6.1 Creating and Customizing Profiles

A profile is an alist providing values for Oz mode variables and environment variables. The best way to create and customize profiles is through Emacs's customize interface. For example M-x customize-variable RET oz-profiles will provide you with an interactive customization sheet as shown in Figure 6.1.

Figure 6.1: Initial Customization Sheet

We create a new profile by clicking the INS (insert) button, and obtain a new entry as shown in Figure 6.2 with many possible settable parameters.

Figure 6.2: After Clicking INS

Fortunately, you never need to specify many of them. All the others take appropriate default values.

6.1.1 Global Profile

For example, let's define a profile to use the globally installed Mozart in the usual fashion. Here are the steps to follow:

We arrive at the profile customization shown in Figure 6.3. Don't forget to save it by clicking the Save For Future Sessions button.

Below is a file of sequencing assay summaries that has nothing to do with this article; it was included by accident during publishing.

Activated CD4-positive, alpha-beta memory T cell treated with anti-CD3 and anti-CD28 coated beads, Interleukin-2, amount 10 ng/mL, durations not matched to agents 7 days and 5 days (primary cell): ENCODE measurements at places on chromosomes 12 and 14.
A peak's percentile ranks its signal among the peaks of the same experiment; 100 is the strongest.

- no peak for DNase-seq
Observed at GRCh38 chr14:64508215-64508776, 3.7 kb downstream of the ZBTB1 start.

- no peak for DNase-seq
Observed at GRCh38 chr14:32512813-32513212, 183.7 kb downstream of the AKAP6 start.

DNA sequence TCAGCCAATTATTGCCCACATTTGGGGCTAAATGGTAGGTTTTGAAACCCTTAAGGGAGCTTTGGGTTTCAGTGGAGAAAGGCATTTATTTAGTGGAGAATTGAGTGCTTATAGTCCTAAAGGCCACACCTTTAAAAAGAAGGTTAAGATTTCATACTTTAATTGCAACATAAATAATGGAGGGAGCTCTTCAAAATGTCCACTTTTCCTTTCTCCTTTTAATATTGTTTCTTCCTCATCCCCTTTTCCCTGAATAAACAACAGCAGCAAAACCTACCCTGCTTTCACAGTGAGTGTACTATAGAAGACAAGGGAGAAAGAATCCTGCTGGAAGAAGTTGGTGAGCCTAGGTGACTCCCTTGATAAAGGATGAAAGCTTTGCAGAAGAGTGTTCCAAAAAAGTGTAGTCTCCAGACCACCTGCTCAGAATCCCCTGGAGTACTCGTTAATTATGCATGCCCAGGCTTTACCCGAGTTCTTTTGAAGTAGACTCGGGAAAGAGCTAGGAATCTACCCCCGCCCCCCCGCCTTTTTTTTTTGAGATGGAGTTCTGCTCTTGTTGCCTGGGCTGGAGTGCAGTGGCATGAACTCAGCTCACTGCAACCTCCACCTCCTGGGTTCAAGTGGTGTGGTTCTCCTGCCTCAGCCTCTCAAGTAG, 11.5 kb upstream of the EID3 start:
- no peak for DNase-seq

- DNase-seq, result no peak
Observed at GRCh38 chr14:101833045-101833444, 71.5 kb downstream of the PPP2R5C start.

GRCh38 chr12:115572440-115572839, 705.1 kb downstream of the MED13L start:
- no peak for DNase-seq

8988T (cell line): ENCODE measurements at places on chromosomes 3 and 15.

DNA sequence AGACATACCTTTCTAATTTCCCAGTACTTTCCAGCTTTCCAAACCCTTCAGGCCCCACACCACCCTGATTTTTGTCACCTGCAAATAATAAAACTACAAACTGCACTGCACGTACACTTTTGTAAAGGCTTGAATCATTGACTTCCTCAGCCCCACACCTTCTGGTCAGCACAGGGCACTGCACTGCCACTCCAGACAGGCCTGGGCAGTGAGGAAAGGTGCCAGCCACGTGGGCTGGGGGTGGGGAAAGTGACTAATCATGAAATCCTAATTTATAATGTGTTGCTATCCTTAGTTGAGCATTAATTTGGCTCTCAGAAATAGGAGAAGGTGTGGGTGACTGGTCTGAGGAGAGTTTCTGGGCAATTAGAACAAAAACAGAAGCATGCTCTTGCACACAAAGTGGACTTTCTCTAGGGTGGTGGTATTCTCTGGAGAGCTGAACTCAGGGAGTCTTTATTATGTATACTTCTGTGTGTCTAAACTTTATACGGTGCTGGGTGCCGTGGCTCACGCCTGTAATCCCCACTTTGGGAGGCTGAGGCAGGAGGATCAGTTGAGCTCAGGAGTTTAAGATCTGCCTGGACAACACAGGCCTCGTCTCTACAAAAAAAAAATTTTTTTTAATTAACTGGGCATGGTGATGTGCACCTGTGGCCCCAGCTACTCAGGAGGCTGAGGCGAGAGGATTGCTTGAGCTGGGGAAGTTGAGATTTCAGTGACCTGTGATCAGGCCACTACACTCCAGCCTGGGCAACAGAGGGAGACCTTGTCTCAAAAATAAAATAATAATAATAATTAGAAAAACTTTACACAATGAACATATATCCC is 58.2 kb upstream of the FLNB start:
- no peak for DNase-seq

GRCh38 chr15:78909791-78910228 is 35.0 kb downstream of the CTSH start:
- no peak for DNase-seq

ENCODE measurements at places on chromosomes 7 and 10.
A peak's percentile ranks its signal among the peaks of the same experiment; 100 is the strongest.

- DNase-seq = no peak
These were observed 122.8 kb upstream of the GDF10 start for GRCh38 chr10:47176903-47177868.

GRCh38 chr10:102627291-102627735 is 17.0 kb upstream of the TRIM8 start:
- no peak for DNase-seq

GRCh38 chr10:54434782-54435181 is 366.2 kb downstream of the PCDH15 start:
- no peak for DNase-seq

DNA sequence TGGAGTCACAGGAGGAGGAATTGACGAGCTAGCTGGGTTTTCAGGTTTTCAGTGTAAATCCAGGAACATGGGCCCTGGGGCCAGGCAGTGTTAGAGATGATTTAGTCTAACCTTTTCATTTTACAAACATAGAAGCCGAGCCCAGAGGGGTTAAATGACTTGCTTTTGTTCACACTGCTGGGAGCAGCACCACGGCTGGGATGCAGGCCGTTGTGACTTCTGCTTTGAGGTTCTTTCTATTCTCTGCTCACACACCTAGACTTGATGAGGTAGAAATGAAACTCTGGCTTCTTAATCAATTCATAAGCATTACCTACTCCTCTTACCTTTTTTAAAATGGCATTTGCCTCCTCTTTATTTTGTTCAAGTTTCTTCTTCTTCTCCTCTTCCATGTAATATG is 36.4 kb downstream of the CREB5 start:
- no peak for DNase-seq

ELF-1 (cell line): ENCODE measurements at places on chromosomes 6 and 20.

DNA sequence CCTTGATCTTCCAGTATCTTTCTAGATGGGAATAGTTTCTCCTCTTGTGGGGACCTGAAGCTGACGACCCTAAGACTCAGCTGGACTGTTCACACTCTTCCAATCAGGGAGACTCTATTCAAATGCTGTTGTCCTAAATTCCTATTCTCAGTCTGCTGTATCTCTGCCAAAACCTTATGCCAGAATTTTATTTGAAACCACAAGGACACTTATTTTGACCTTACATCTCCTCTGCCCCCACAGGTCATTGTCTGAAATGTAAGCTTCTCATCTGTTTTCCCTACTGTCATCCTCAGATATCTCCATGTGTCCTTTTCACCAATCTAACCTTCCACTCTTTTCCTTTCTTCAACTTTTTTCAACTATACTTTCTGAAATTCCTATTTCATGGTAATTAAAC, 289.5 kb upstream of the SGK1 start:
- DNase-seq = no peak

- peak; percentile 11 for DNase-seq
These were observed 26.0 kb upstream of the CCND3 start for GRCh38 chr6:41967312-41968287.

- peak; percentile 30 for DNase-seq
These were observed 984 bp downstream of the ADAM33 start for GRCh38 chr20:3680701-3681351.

Figure 6.3: Global Profile

6.1.2 Default Profile

A so-called default profile consists of whatever settings were present in your environment when you started Emacs. This is for proper operation when you actually choose to invoke oz rather than plain emacs: in that case, the default profile consists of the settings established by the oz script. You can also create a default profile:

The only reason to have a named default profile is so that you can revert to the original settings in force when you started oz by switching to this profile.

6.1.3 Build Profile

Developers may find it marginally convenient to be able to define a profile where the emulator and all modules are looked up directly in the build tree. Here are the steps to follow:

For example, Figure 6.4 shows typical build settings on my laptop.

Figure 6.4: Build Profile

6.1.4 Debug Profile

Developers will find it particularly convenient to be able to define debug profiles, i. e. build profiles for builds configured with --enable-opt=d, and, in particular the ability to state that they should be run under control of GDB. Here are the steps to follow:

For example, Figure 6.5 shows typical debug settings on my laptop.

Figure 6.5: Build Profile

Note that any profile can be set to run under GDB, but this is rarely useful except when used with a debug emulator.

Leif Kornstaedt and Denys Duchier
Version 1.4.0 (20080702)